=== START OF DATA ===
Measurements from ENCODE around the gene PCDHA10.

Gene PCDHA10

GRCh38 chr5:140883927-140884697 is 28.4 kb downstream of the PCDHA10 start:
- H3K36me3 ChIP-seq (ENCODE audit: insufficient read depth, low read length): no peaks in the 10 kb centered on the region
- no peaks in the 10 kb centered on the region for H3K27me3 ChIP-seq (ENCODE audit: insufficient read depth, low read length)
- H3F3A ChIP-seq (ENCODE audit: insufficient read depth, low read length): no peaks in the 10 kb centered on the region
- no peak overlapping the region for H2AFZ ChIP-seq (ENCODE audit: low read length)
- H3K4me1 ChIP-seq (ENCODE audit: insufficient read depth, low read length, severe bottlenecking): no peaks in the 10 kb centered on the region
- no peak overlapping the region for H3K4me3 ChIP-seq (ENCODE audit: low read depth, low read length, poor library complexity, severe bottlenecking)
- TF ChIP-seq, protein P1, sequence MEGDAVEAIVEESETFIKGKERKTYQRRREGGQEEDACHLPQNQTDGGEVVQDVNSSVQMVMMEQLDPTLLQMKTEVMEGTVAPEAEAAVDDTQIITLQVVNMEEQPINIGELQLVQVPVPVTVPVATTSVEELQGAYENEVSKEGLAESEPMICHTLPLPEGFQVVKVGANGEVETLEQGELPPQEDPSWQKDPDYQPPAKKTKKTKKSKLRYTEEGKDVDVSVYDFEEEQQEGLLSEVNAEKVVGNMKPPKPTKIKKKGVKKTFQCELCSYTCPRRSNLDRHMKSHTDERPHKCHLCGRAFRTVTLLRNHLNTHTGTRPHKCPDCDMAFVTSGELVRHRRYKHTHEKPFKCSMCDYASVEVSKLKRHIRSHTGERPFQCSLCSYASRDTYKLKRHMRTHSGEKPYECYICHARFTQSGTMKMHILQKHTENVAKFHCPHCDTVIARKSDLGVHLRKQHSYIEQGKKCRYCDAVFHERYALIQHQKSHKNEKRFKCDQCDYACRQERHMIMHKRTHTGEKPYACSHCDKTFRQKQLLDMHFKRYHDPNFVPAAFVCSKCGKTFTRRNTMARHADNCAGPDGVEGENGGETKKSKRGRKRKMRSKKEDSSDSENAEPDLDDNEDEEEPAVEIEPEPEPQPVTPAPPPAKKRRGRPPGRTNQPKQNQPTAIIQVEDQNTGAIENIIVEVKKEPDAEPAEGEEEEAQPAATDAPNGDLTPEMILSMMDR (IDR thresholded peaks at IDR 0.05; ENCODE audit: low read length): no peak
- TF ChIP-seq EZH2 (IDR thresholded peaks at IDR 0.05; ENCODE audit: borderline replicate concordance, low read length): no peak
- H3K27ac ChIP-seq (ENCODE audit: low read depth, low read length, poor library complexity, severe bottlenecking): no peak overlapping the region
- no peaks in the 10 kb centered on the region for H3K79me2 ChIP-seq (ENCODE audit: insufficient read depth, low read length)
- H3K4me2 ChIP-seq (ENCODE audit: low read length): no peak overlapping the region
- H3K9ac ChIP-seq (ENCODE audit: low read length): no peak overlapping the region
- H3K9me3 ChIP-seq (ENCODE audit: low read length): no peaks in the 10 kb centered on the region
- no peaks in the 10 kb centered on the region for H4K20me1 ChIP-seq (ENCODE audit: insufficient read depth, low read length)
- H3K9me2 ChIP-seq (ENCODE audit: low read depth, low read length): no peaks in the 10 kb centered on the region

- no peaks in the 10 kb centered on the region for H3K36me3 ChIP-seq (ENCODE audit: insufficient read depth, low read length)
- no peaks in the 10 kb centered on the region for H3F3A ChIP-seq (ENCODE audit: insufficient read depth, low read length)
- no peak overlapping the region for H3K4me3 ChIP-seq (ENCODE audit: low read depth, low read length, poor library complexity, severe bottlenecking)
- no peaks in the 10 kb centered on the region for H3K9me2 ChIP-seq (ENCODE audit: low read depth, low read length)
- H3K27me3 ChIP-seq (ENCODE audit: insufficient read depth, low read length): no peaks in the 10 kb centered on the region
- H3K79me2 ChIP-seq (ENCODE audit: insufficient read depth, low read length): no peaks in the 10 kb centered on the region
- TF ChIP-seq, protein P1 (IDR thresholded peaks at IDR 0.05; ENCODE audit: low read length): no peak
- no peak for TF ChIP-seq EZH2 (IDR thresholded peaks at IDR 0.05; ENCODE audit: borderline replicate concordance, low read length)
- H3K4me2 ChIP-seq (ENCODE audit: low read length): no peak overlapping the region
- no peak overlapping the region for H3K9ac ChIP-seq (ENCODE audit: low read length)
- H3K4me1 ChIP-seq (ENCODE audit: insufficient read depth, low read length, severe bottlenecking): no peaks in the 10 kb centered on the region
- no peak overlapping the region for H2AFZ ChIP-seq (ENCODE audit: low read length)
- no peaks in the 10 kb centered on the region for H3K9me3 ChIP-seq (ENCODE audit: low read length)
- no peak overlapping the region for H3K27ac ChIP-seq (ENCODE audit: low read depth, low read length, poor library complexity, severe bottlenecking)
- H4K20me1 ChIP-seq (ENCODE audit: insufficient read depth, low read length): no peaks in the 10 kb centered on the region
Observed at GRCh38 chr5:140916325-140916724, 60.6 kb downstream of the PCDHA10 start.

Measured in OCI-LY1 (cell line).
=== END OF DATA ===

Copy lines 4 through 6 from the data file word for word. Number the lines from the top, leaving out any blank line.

- H3K36me3 ChIP-seq (ENCODE audit: insufficient read depth, low read length): no peaks in the 10 kb centered on the region
- no peaks in the 10 kb centered on the region for H3K27me3 ChIP-seq (ENCODE audit: insufficient read depth, low read length)
- H3F3A ChIP-seq (ENCODE audit: insufficient read depth, low read length): no peaks in the 10 kb centered on the region